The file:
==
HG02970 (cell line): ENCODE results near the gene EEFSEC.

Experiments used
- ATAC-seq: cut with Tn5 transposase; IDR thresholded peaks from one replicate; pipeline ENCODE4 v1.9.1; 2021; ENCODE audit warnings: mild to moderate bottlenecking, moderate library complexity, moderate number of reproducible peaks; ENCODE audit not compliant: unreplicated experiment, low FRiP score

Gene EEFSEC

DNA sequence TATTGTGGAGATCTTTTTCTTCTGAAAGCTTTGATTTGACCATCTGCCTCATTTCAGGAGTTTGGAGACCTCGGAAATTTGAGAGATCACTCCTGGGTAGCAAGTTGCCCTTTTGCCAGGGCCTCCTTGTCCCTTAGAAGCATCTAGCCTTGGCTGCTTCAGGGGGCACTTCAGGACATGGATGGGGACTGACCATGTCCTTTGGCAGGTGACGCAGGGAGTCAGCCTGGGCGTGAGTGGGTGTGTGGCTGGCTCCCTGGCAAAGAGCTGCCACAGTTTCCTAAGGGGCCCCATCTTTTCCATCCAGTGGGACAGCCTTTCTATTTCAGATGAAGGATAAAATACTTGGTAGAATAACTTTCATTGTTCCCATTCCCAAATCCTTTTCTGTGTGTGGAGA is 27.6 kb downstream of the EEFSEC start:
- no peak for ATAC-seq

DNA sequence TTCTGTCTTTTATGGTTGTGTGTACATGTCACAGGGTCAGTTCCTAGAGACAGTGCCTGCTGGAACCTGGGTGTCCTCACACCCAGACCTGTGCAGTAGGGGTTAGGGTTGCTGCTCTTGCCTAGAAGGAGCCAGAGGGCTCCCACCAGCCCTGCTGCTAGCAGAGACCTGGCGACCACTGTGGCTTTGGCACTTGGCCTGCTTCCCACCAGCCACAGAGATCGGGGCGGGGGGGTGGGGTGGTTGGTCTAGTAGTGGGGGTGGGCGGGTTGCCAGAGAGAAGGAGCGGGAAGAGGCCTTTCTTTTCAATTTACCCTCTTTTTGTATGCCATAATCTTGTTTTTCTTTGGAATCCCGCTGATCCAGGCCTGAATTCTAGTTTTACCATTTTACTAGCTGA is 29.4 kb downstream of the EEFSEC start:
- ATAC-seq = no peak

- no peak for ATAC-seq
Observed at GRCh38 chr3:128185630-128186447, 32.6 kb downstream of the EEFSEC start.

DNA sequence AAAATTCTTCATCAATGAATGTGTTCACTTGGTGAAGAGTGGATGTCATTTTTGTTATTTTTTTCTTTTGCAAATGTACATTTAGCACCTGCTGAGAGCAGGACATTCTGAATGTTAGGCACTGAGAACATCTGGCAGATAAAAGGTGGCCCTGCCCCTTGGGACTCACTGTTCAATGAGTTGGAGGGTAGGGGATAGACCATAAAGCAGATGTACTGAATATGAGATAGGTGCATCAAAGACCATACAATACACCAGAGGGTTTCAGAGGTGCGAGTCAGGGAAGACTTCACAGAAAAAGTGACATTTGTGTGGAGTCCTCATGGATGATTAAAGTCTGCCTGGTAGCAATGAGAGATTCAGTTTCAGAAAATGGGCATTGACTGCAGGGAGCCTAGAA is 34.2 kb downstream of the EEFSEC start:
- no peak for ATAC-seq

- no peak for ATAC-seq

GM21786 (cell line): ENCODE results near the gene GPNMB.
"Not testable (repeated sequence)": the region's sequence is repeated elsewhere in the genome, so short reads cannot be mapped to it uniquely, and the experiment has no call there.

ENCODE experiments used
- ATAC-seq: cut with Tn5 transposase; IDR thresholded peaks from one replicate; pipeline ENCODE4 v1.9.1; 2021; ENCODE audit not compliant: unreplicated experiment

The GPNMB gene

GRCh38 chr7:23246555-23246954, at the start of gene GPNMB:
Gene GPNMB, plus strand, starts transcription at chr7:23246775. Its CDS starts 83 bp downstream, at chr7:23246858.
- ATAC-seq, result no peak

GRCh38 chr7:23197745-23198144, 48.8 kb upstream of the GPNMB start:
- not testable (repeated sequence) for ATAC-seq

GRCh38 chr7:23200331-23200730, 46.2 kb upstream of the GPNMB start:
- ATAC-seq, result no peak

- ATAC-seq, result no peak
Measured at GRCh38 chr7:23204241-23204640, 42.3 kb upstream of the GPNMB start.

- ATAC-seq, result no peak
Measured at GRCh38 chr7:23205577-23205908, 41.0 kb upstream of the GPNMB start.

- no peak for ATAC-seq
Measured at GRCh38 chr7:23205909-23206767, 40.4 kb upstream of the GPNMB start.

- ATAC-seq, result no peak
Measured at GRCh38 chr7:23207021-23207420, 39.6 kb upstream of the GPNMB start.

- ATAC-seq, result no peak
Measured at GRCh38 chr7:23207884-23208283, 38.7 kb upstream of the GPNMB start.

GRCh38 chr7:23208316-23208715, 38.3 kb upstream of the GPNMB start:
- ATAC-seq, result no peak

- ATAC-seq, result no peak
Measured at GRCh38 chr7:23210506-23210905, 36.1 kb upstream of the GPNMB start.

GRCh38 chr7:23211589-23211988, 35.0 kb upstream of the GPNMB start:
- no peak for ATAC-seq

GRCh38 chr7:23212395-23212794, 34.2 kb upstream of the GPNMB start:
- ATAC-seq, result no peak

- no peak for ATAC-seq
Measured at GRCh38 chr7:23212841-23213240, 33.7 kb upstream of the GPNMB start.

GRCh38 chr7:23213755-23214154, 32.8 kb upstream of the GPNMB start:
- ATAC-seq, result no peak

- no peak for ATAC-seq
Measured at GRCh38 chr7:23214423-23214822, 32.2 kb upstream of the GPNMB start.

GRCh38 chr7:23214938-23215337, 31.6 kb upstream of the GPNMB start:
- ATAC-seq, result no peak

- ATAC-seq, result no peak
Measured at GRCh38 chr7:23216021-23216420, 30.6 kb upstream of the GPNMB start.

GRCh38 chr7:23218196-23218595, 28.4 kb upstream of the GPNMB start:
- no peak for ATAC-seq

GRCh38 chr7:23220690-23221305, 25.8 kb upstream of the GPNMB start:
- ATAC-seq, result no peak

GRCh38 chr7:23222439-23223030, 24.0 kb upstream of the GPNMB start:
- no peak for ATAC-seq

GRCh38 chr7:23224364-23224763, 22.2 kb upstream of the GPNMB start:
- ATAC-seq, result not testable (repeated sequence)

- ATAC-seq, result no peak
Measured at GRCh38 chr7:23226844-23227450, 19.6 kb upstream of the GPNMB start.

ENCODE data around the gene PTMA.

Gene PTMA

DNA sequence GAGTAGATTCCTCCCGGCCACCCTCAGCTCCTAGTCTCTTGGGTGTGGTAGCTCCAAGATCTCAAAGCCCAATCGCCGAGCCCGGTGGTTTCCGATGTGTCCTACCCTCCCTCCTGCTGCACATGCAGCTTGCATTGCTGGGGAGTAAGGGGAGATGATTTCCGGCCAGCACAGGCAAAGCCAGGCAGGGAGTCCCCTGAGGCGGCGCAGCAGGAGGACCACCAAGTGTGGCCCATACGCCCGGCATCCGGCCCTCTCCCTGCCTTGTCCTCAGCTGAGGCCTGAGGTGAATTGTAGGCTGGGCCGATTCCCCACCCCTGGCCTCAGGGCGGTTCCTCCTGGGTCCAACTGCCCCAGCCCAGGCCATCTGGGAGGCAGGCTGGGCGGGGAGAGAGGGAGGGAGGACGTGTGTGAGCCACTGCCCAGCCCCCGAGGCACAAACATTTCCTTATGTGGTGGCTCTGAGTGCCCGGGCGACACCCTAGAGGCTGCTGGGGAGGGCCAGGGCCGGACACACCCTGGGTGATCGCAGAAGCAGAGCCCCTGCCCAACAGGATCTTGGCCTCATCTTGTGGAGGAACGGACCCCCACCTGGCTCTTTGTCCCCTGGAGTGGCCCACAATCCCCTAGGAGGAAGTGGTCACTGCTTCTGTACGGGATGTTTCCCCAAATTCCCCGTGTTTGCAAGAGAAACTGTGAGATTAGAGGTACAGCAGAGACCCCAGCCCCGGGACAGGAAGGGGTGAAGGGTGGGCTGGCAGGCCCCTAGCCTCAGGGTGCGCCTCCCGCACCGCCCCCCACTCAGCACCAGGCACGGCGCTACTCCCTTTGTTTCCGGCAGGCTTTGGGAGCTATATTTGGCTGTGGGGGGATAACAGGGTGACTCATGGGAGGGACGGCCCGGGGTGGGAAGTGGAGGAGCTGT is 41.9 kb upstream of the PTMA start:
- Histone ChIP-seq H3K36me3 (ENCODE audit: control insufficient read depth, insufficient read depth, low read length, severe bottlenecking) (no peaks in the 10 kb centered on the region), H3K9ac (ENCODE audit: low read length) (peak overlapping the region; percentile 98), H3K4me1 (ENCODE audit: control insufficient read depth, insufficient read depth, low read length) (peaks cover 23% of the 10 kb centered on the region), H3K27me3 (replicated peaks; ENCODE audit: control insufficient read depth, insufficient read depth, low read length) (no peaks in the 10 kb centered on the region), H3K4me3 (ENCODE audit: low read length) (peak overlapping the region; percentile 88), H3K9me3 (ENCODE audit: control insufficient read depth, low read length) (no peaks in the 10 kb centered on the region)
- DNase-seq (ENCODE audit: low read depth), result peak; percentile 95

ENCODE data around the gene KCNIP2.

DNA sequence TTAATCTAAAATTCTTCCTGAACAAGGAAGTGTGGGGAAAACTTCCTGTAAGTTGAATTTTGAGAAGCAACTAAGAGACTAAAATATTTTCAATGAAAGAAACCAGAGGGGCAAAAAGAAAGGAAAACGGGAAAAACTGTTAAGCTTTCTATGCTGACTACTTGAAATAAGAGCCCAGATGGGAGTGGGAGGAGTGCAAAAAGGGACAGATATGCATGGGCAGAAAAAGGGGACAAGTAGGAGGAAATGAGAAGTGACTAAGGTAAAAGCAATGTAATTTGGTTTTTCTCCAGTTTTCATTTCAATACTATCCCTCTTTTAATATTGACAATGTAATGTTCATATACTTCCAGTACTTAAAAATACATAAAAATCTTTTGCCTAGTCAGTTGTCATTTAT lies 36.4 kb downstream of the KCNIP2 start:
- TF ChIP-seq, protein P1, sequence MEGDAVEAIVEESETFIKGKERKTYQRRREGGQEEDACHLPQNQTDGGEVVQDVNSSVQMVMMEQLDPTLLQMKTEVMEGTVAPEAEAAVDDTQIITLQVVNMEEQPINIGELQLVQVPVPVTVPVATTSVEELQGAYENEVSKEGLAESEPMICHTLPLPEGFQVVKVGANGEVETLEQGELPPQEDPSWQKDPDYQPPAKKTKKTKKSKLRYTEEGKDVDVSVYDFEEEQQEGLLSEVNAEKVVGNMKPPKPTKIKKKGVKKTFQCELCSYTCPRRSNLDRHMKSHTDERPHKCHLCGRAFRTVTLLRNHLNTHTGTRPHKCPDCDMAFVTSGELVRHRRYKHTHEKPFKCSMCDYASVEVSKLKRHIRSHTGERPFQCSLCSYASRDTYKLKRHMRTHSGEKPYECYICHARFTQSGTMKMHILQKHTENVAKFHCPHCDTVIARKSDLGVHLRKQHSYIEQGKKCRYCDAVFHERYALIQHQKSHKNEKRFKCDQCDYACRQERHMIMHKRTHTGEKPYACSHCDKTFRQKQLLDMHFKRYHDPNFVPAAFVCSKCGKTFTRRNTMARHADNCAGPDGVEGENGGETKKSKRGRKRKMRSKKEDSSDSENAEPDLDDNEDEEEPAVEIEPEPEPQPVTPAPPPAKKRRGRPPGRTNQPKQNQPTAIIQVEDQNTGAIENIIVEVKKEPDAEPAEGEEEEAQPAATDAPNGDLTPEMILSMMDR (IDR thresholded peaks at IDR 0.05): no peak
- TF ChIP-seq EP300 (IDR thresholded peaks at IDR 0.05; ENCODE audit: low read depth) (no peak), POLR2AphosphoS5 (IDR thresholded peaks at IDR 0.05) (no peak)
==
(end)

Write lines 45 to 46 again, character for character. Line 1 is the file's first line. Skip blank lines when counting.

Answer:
Measured at GRCh38 chr7:23212841-23213240, 33.7 kb upstream of the GPNMB start.

GRCh38 chr7:23213755-23214154, 32.8 kb upstream of the GPNMB start: